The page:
A new paper has been produced to assist pubs with compliance on new food safety laws relating to acrylamide, which have now come into force.
The new European legislation requires all businesses that manufacture food, or prepare and serve it to customers, to understand the potential risk of acrylamide, take steps to reduce it, and be able to prove they have done so.
Acrylamide forms naturally in foods when amino acids and sugars react during the cooking process. It occurs typically in foods with a high starch content, such as potatoes and bread, when they are fried, roasted, or baked. It is also present in coffee forming when the beans are roasted.
The guidance, titled Acrylamide in food: Understanding the law, has been produced by oil brand Prep, and aims to explain the risks associated with the chemical.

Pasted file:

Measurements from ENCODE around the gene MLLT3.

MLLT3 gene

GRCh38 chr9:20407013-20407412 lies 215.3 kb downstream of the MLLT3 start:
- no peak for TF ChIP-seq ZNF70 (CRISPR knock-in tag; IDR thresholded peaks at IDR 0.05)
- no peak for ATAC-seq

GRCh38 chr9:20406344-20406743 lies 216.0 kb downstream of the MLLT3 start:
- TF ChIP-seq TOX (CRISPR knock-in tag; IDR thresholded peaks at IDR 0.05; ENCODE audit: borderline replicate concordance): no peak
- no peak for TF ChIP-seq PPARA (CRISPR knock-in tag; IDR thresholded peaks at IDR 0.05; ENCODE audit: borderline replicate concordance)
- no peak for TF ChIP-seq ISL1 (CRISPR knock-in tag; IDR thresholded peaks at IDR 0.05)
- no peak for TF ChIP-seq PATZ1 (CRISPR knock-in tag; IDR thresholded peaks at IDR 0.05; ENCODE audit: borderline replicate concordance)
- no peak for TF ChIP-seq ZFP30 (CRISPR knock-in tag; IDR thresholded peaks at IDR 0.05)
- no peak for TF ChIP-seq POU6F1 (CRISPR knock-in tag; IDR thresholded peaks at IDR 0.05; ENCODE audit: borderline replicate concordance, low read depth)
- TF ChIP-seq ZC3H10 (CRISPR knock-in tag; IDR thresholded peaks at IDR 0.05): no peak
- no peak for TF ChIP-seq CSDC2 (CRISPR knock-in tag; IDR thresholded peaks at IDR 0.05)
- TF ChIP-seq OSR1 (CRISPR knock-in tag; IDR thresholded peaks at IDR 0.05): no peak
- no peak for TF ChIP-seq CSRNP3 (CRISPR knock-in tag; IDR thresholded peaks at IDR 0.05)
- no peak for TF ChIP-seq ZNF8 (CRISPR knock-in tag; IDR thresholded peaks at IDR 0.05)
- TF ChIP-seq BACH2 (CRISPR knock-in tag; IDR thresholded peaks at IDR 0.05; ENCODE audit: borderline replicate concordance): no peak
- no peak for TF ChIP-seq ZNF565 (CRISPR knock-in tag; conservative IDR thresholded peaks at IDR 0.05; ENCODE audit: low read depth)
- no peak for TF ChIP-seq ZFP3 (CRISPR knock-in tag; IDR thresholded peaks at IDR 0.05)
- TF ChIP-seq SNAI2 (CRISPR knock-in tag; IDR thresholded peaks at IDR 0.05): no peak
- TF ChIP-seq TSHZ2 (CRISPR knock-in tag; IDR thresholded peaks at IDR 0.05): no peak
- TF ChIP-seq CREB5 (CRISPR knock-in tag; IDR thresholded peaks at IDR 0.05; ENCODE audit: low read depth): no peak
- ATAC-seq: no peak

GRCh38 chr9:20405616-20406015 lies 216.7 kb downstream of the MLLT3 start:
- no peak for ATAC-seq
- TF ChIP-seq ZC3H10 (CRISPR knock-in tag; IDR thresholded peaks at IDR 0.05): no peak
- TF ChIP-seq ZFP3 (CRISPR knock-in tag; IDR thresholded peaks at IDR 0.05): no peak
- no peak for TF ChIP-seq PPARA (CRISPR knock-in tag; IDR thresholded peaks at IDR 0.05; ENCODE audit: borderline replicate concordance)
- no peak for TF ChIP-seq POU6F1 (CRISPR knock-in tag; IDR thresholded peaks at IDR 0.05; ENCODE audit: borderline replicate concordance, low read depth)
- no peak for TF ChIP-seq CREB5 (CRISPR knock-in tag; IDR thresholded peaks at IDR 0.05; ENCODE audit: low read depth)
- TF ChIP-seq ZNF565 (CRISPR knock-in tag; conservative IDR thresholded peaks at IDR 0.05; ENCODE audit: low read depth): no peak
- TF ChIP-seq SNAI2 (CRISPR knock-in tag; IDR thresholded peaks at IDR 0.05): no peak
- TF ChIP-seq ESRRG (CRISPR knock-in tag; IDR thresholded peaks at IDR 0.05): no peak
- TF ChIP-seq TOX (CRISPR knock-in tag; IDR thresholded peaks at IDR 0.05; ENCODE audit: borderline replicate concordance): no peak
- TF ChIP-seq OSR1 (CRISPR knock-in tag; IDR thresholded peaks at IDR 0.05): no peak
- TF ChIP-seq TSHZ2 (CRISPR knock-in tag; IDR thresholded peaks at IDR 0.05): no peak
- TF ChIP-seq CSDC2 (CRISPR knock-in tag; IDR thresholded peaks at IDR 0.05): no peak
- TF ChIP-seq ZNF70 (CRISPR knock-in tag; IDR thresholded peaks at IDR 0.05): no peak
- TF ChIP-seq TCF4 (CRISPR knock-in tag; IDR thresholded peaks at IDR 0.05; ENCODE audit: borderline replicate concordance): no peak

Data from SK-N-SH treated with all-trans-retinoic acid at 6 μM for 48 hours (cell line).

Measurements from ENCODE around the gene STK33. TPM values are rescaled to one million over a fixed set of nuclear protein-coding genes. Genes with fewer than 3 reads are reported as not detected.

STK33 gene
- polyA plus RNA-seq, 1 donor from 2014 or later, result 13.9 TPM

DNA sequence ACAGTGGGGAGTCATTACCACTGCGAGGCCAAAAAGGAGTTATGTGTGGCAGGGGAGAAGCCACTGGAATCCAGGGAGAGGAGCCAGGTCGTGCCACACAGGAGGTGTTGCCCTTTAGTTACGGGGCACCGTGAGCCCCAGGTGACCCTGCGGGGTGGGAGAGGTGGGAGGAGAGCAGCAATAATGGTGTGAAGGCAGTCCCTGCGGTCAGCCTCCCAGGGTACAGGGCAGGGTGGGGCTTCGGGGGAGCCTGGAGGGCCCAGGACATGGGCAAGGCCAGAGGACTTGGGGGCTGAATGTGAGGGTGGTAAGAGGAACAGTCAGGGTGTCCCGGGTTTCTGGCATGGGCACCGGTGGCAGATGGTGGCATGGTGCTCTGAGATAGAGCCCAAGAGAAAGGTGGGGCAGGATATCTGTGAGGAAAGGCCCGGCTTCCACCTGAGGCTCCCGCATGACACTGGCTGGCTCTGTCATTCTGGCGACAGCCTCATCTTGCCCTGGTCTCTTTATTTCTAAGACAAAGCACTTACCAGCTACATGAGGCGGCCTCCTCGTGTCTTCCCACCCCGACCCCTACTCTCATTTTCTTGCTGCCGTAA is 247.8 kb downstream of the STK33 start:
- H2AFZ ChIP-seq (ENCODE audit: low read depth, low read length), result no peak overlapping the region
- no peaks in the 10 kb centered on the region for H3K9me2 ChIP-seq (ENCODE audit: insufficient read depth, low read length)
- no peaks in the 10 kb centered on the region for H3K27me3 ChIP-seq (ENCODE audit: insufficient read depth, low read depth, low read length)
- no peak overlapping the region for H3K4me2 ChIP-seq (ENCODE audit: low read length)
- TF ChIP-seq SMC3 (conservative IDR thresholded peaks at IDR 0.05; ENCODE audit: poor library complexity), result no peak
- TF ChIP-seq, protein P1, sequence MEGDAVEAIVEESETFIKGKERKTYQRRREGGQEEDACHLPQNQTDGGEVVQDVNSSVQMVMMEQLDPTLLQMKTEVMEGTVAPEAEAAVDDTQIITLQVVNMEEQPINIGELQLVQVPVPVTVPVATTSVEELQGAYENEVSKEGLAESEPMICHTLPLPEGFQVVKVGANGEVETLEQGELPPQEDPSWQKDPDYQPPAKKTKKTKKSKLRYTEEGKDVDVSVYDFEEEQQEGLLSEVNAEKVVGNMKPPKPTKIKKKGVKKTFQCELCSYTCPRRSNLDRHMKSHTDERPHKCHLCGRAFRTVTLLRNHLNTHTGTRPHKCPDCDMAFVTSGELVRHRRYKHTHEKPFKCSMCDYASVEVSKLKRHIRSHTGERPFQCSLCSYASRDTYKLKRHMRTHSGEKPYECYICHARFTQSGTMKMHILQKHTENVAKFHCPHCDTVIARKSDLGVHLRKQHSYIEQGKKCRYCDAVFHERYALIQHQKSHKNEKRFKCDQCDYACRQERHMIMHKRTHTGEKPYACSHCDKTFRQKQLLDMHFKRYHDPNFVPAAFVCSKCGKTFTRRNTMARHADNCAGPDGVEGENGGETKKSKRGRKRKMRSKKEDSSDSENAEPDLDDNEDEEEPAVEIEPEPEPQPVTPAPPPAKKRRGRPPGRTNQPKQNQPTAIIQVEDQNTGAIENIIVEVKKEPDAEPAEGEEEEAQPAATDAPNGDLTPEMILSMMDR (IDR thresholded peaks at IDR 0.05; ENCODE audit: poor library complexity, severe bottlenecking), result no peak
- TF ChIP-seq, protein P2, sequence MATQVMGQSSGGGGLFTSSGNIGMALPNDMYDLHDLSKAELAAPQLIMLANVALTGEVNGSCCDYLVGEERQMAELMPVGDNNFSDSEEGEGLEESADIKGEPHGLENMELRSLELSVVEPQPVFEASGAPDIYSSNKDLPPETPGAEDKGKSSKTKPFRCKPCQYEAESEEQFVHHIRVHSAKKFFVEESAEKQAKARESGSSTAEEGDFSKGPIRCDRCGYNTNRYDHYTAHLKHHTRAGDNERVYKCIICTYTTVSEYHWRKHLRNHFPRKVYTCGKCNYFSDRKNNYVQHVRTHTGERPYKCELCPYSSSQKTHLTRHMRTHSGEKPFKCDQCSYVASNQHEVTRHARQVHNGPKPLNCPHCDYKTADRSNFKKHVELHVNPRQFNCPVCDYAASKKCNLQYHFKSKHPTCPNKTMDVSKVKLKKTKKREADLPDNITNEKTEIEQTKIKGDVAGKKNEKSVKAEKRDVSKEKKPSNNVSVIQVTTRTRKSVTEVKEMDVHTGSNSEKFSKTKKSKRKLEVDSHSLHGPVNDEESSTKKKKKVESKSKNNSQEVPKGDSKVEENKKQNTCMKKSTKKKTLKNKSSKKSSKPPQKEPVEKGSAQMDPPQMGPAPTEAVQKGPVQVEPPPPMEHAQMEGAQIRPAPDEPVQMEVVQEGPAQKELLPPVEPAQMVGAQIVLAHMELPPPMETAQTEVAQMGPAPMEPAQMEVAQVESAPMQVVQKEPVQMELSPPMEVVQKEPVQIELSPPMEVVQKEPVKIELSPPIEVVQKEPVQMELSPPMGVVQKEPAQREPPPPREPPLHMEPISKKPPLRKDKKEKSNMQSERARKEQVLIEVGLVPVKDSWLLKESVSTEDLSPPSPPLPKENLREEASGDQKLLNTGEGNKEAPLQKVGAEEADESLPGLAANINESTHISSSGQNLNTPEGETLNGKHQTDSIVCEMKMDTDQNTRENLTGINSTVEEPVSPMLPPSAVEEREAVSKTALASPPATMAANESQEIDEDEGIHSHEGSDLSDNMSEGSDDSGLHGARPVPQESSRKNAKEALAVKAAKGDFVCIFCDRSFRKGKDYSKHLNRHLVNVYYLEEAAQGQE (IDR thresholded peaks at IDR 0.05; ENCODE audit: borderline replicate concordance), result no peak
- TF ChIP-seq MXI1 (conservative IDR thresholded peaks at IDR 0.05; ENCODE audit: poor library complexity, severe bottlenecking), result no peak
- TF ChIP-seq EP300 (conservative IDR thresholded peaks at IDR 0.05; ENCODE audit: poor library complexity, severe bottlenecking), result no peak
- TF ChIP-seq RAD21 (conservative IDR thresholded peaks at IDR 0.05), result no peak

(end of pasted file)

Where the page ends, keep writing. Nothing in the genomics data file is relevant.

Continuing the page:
In 2002, Swedish studies raised worldwide public concern because tests on laboratory animals suggested acrylamide had the potential to cause cancer in humans. Subsequent assessment by organisations including the World Health Organisation, the European Food Safety Authority (EFSA) and UK scientific advisory committees also suggested acrylamide is a human carcinogen which has the potential to cause cancer by interacting with the genetic material (DNA) in cells.
In 2015, the EFSA published its first full risk assessment of acrylamide in food, which confirmed acrylamide levels found in food potentially increases the risk of cancer for all age groups. This means it might contribute to your lifetime risk of developing cancer.
Olivia Shuttleworth, brand manager for Prep, says businesses need straightforward advice for complying with the new legislation.
She says: "Over the past few months we have had lots of enquiries from our customers, many of whom were worried about the implications of the new legislation.
"Ultimately, this is an opportunity for food businesses to demonstrate their understanding of food safety and its positive impact on quality."
More details about the legislation are available here.